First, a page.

USCBP Denial of TN Visa Application at the Border
Canadian citizens may apply for TN visa status at the U.S. border. Citizens of Mexico must seek admission to the U.S. with their TN visa stamp at the border as well. The following provides an overview of how and why USCBP may deny a TN application or otherwise refuse an individual's entry to the U.S. under TN visa status.
An individual may be denied TN visa status either on the merits (under INA 212(a)(7)(A)), or because he/she is subject to one of the various grounds of inadmissibility (under INA 212(a). There are generally 3 potential negative outcomes in the event of such denial: (1) the individual is detained for a removal hearing before an immigration judge; (2) the individual is expedited removed from the U.S.; or (3) the individual is allowed to withdraw his/her application for admission to the U.S. In most TN visa denials, individuals will be facing either outcome # 2 or # 3.
Intending Immigrant Under INA 212(a)(7)(A)
U.S. immigration law presumes that every foreign citizen seeking admission to the U.S. as a non-immigrant (including a TN visa applicant) is an intending immigrant. That is, every foreign citizen is presumed to be entering the U.S. for the purpose of remaining in the country permanently. To avoid this presumption and gain admission to the U.S., the foreign citizen must prove that he/she is a bona fide non-immigrant.
- If an individual applies for TN visa status at the U.S. port-of-entry and cannot prove that he/she meets the main requirements (e.g. applicable job, appropriate credentials, and satisfaction of the temporary entry requirements) for TN visa status, then the CBP officer will deny the individual's application under INA 212(a)(7)(A) as an immigrant without a valid immigrant visa.
- An individual may be denied a TN at the border not only if his/her job or credentials do not meet the requirements for a TN, but also on account of activities occurring during past visits to the U.S. Individuals who CBP believes violated the terms of a prior visa, e.g. by working without authorization, remaining in the U.S. after their employment end date while on an employment-based visa, or remaining in the U.S. after the expiration of a prior visa, may be denied TN status under INA 212(a)(7)(A). Such activities generally suggest to CBP that the applicant may not meet the temporary entry requirements for a TN.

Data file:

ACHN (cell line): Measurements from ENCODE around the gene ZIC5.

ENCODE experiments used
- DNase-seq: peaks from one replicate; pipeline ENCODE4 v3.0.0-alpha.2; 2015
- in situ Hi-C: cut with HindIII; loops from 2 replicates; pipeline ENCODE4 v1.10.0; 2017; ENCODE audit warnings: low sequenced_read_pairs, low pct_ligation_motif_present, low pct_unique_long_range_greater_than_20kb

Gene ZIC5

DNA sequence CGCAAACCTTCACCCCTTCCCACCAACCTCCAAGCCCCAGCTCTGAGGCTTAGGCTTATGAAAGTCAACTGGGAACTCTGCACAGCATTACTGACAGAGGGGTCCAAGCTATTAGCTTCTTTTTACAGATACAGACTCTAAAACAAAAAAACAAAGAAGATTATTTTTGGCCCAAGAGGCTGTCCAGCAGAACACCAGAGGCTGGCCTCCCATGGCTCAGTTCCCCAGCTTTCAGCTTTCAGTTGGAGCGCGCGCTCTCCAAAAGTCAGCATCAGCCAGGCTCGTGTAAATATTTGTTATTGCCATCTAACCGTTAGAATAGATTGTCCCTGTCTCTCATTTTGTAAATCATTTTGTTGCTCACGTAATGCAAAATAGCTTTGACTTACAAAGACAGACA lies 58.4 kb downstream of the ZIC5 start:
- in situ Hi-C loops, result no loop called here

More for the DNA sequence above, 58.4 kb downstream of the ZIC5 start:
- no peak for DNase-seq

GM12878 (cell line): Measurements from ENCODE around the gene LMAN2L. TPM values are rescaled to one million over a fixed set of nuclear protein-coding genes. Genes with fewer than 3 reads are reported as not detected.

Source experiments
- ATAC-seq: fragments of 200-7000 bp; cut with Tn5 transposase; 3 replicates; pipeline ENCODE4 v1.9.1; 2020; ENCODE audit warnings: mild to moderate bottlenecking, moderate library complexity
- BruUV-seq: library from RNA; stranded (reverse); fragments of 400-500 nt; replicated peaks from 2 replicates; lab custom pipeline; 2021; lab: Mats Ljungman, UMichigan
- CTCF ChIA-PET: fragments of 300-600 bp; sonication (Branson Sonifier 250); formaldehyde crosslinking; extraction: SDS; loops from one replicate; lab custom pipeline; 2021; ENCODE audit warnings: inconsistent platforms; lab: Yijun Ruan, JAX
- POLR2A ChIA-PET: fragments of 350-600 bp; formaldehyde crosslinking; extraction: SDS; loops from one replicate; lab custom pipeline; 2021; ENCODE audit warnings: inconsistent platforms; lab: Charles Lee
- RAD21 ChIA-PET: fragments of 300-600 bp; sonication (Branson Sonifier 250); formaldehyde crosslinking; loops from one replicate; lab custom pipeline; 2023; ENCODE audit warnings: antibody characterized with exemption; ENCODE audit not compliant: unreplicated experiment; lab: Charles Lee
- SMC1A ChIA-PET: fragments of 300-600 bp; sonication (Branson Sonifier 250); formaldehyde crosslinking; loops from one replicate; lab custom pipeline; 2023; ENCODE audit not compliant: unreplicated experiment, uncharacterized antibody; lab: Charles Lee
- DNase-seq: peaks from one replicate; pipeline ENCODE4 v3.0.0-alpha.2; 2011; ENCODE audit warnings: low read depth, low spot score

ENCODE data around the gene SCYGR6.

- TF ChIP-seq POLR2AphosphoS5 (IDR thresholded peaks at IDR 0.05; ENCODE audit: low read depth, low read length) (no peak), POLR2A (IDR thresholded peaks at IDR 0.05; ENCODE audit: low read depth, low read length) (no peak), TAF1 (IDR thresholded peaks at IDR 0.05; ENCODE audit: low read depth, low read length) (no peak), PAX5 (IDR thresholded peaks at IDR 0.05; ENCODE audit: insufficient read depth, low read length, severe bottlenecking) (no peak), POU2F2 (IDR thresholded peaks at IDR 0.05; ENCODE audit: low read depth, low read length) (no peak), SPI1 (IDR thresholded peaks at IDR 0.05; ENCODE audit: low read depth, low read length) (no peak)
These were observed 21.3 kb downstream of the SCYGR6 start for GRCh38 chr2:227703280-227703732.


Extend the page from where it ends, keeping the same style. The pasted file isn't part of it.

- In some instances, the USCBP officer will only provide a verbal denial of the application. In other instances, more often in egregious cases, the officer will issue documentation explaining the basis of the denial. This may include a NAFTA TN Eligibility Check List; Form I-275, Withdrawal of Application for Admission (more on this below); and/or a Form I-877, Record of Sworn Statement.
Other Grounds of Inadmissibility Under INA 212 (a)
- An individual may also be denied a TN at the border if he/she is subject to one of the various grounds of inadmissibility under INA 212 (a).
- Individuals may be considered inadmissible to the U.S. based on health-related issues; criminal issues; security issues / terrorism related grounds; making false statements in any immigration application; for accumulating "unlawful presence"; and for other reasons.
- An individual found to be inadmissible to the U.S. may be placed into immigration court proceedings under INA 240 where they are given the opportunity to defend the allegation before an Immigration Judge.
Alternatively, for less egregious cases, USCBP may simply deny the individual entry to the U.S., and allow the person to withdraw his/her application for admission (see below).
- In some instances, an individual may be able to obtain a waiver in order to enter the U.S. under TN visa status despite being subject to a ground of inadmissibility under INA 212 (a). See 9 FAM 40.6 EXHIBIT I.
Expedited Removal Under INA 235 (b)
- A denial of a TN application can result not only in the loss of a job opportunity and the delay of subsequent travel (more below), it can also lead to severe immigration penalties.